Who Is Jesus?
JESUS! The Holy Scriptures call Him many names—the Anointed One, Messiah, Christ, Redeemer, Teacher, and Prophet. The Scripture writers reveal Jesus as a humbled Servant of God, who suffered for the sins of the entire world, and will return from Glory. The Apostle Paul of the New Testament called Jesus “the Lord.” The Book of Hebrews describes Jesus as God’s great and final High Priest, who makes the final sacrifice and is the Sacrifice of God for human sins. Most important, Jesus Christ is the Word of God, God in the flesh, and the Son of the living God (Mark 1:1; John 20:30-31). He is best known as the Savior of the World (Matthew 1:21).
Jesus is part of the Trinity. God is Creator and Ruler of the universe who exists externally as a Trinity of three persons—the God the Father, the God the Son (Jesus Christ), and the God the Holy Spirit. God the Father is the first person of the Trinity, who controls all things according to His will and perfect purpose. The Holy Spirit gives the power and guidance for right living, convicting humankind of sins and their need for Jesus Christ. The Trinity is a picture of the unique relationship of God the Father, the Son, and the Holy Spirit, and is one of the most important ideas of the Christian faith. The Holy Scriptures affirm the existence of the Trinity, including Jesus Christ’s final words in Matthew 28:19 (see also, e.g., Genesis 1:26; Genesis 3:22; Isaiah 6:8).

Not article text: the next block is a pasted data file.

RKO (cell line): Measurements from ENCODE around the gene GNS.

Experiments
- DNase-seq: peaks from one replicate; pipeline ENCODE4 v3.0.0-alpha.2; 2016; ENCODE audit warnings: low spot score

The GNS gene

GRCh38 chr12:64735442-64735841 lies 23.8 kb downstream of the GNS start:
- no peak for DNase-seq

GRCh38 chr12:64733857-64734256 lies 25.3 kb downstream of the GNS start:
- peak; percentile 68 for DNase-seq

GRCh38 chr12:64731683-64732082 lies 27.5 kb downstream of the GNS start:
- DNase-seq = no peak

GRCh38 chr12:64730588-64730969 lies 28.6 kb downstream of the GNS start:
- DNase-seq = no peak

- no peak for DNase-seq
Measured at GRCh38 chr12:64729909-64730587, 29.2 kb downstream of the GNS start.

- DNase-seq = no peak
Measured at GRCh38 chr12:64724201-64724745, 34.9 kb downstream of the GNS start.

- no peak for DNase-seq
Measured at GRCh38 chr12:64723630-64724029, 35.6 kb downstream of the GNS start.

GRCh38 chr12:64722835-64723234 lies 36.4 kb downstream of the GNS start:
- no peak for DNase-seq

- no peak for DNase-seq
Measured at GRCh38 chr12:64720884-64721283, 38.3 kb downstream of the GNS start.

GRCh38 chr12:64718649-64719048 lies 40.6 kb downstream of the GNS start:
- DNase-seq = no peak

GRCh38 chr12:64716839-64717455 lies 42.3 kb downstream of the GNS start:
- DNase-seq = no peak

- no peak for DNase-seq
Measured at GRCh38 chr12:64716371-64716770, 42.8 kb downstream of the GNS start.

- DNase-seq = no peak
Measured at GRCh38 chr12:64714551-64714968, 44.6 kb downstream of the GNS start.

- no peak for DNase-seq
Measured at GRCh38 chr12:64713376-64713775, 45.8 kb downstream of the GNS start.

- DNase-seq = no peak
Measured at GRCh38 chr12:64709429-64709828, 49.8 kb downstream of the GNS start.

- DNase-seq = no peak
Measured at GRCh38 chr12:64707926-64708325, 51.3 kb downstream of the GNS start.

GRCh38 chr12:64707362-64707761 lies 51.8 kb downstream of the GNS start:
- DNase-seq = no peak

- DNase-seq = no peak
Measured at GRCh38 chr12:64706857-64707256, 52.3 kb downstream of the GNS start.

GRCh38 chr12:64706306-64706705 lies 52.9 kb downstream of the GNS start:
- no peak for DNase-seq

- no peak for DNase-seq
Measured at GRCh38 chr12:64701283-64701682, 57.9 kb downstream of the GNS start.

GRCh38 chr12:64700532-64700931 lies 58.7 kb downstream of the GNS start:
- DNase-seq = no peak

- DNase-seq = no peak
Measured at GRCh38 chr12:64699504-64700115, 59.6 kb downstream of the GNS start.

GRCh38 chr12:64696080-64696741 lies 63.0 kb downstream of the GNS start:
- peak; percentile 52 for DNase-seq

The Scripture writers reveal and prove that Jesus is both fully human and fully God, who has existed before the creation of the world. The Holy Scriptures reveal that Jesus came down from God the Father, emptied Himself, and became like a human to save all people from their sins. He was with God in the beginning as Creator and Sustainer of all things (Genesis 1:1; John 1:1). The New Testament writers Matthew and Luke established Jesus as a descendant to King David, to Moses, to Abraham, and to Adam (Matthew 1:1-17; Matthew 2:1-6; Luke 3:34, 38).
Yet, Jesus’ earthly ministry began humbly with His birth in Bethlehem, the “city of David.” Two Gospels, Matthew and Luke, tell of His mother Mary’s miraculous, virgin conception through power of God’s Holy Spirit. Angels announced Jesus’ coming. Shepherds heard, came, and wondered, and Magi (Wise Men) came later to bring gifts. Seldom, if ever, did Jesus call Himself the customary terms “Messiah” or “Son of God.”